I have an old laptop, a Dell Inspiron 8100, that I use to "play" with Ubuntu on. It is my "learning" machine where I experiment with new OS and such, so it is not critical, but I really want it to work well. In it's original life it ran XP, and ran very well for a machine of it's generation. I do use it, when I do not have it "broken" due to some new OS I am playing with, so I do want to fix it.
I have been running Ubuntu 10.04 on it for a couple of years with good results, and just wiped it and upgraded to 12.04. The new interface is nice, and I am learning my way around in it, but I am disappointed by the performance. I realize 512 MB is marginal memory, but 10.04 was mostly OK, and so was XP. I have another nearly identical machine running XP and it is fine. I don't expect miracles in 512 MB, but it needs to be better than it is.
vm.swappiness from 60 to 10. That helped a lot, as it slowed down the incessant banging on the hard drive. I turned off 3D for 2D effects, that helped. examining
top I notice a lot of processes running, (about 200) don't know what else I can turn off. Did notice Bluetooth (no Bluetooth hardware in this box) and removed that. Don't know what else might be in there that is unneeded and can be killed off.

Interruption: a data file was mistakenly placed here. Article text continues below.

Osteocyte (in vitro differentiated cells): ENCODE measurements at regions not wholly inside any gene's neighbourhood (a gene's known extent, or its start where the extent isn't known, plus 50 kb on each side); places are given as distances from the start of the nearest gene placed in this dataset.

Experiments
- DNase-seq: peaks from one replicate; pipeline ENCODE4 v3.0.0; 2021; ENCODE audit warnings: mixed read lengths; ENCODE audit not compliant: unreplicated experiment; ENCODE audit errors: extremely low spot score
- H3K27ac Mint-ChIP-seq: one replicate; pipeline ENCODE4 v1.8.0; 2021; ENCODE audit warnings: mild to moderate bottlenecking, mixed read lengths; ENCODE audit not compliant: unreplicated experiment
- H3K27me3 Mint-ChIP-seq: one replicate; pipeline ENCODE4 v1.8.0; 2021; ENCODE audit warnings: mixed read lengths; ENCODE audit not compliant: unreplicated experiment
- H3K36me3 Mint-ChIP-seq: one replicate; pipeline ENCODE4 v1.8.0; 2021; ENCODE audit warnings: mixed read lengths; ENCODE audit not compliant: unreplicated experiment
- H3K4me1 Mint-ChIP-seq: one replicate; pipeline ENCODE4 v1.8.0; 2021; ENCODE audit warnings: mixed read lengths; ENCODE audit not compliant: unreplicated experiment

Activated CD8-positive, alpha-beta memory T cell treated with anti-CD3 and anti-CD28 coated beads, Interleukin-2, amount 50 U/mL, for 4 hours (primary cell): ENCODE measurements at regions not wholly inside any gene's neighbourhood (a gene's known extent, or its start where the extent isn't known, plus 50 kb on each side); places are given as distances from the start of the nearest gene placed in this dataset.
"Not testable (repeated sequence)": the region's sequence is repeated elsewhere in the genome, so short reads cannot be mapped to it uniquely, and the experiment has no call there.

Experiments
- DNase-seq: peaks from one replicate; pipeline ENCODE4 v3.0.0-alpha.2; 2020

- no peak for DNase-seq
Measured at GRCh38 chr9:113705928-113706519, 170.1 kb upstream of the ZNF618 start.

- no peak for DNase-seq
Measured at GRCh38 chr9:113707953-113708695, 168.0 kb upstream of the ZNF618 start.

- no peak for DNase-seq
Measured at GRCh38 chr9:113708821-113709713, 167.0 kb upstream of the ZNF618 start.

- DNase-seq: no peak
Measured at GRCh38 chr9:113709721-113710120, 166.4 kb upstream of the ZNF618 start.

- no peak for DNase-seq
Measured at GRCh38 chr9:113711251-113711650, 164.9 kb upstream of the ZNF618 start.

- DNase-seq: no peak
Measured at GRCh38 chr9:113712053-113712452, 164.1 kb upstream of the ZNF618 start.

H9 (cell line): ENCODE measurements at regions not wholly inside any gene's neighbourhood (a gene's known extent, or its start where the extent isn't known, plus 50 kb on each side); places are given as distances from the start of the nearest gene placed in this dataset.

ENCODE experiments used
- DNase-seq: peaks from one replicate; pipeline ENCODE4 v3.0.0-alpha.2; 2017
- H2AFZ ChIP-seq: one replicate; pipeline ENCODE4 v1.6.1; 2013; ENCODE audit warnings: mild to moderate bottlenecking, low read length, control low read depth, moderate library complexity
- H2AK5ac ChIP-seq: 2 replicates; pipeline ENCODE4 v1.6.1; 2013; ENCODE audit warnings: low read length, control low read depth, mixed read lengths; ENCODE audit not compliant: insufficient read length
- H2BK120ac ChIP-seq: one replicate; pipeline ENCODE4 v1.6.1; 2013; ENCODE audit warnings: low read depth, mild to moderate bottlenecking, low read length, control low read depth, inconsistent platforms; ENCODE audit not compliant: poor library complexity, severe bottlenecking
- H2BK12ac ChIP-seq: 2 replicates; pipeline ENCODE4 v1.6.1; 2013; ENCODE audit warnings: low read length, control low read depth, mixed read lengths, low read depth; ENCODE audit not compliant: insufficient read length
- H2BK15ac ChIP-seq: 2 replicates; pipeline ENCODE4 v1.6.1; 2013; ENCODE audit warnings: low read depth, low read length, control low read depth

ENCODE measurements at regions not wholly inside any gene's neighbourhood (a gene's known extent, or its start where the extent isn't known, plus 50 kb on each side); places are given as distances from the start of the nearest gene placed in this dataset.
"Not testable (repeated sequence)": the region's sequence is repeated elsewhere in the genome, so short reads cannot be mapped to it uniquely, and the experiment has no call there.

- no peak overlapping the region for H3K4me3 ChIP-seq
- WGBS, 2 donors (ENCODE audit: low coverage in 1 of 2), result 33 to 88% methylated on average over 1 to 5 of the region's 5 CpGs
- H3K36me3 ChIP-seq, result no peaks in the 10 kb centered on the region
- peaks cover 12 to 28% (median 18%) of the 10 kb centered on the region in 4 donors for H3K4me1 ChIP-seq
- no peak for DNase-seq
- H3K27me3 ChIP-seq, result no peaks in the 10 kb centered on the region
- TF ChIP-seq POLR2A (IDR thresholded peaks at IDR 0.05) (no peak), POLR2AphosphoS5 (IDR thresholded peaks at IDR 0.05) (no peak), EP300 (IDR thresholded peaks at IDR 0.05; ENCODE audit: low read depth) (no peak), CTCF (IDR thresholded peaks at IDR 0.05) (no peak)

Are there any other tweaks that can reduce the memory footprint and speed things up? Right now it remains broderline unusable. It's mostly OK as long as I do not use any applications, but any major ap just sends it into a frenzy of swapping. Free -mt shows between 5 and 10 MB free most of the time with absolutely nothing running. I am sure that is my problem, but what can I trim away? I think if I could get that up to 100 or more I would be in clover...
I checked the full Startup Applications list, and disabled backup, and a few other trivial things, but again nothing much made any difference.
So, any ideas? Or has a 512 MB memory machine simply been rendered impractical for Ubuntu? There does not seem to be any way to physically add memory... Maybe I need to get out my XP install disk and return the machine to it's factory configuration so I can use it, and find another machine for Ubuntu "learning". But if I can tweak Ubuntu into usability, I would like to do so, so any ideas are welcome.